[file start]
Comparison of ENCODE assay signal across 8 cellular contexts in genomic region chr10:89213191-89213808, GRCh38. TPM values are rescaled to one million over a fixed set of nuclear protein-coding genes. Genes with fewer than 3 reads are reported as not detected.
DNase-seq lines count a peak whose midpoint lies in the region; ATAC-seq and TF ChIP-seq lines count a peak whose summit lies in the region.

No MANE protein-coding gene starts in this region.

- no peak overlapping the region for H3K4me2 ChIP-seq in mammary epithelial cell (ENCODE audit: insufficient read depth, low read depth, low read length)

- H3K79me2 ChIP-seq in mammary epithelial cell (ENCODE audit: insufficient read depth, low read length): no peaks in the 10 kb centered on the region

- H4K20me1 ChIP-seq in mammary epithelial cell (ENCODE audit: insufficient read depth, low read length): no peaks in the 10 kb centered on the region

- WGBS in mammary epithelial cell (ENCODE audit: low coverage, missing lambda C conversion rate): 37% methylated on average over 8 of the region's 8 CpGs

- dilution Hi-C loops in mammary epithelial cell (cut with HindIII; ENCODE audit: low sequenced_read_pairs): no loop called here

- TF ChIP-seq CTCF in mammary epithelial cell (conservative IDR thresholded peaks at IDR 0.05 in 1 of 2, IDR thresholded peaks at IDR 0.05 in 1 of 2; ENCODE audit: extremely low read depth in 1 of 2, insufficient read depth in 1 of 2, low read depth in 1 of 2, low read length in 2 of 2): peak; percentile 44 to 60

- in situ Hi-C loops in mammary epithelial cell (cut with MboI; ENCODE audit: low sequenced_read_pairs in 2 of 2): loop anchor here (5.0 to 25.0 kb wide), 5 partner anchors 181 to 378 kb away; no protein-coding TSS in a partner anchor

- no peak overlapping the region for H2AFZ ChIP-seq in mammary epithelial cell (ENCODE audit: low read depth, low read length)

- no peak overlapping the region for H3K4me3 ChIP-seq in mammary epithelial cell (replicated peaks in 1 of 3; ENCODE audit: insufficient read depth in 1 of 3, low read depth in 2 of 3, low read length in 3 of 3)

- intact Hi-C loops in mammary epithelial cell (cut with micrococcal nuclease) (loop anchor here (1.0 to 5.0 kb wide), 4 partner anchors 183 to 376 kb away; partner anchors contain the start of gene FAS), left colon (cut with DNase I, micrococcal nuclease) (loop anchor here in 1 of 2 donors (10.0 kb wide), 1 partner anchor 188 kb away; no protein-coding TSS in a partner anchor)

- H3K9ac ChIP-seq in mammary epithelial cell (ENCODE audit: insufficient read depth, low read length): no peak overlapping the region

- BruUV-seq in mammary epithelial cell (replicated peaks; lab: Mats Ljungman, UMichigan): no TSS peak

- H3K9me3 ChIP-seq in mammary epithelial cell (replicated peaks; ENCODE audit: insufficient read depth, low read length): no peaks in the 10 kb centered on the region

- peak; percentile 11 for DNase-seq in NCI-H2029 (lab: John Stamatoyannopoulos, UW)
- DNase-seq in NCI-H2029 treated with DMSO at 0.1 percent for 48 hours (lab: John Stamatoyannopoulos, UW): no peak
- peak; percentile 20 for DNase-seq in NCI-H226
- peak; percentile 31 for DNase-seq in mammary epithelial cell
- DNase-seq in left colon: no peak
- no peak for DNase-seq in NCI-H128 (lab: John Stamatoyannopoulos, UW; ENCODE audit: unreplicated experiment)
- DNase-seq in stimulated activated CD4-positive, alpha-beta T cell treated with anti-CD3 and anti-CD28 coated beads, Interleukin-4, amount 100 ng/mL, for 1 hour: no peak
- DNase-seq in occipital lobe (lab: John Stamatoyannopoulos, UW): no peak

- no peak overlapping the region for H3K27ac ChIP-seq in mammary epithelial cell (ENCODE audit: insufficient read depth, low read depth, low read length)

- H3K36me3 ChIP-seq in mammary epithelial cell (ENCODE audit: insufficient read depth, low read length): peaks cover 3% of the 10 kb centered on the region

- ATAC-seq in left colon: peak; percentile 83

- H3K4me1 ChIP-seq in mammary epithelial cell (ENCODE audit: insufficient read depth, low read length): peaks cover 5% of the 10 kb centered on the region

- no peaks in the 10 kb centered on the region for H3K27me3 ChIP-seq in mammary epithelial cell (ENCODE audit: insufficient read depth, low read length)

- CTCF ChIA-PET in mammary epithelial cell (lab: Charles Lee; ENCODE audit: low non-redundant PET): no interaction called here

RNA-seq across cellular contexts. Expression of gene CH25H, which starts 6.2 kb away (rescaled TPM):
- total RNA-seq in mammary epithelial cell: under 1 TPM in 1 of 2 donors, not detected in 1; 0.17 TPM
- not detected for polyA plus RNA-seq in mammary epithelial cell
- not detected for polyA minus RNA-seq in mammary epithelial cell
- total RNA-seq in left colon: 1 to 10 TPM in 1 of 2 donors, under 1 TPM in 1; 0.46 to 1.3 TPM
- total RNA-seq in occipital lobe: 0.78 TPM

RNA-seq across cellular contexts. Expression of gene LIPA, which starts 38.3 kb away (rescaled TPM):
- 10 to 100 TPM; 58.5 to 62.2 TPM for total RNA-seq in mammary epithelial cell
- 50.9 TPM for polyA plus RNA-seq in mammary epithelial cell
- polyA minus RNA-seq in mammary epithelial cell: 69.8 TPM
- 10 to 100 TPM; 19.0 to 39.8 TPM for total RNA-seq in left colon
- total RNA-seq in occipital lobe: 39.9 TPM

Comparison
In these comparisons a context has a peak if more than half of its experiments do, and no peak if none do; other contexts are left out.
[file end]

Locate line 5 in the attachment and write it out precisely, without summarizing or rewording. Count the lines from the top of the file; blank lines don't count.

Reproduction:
- H3K79me2 ChIP-seq in mammary epithelial cell (ENCODE audit: insufficient read depth, low read length): no peaks in the 10 kb centered on the region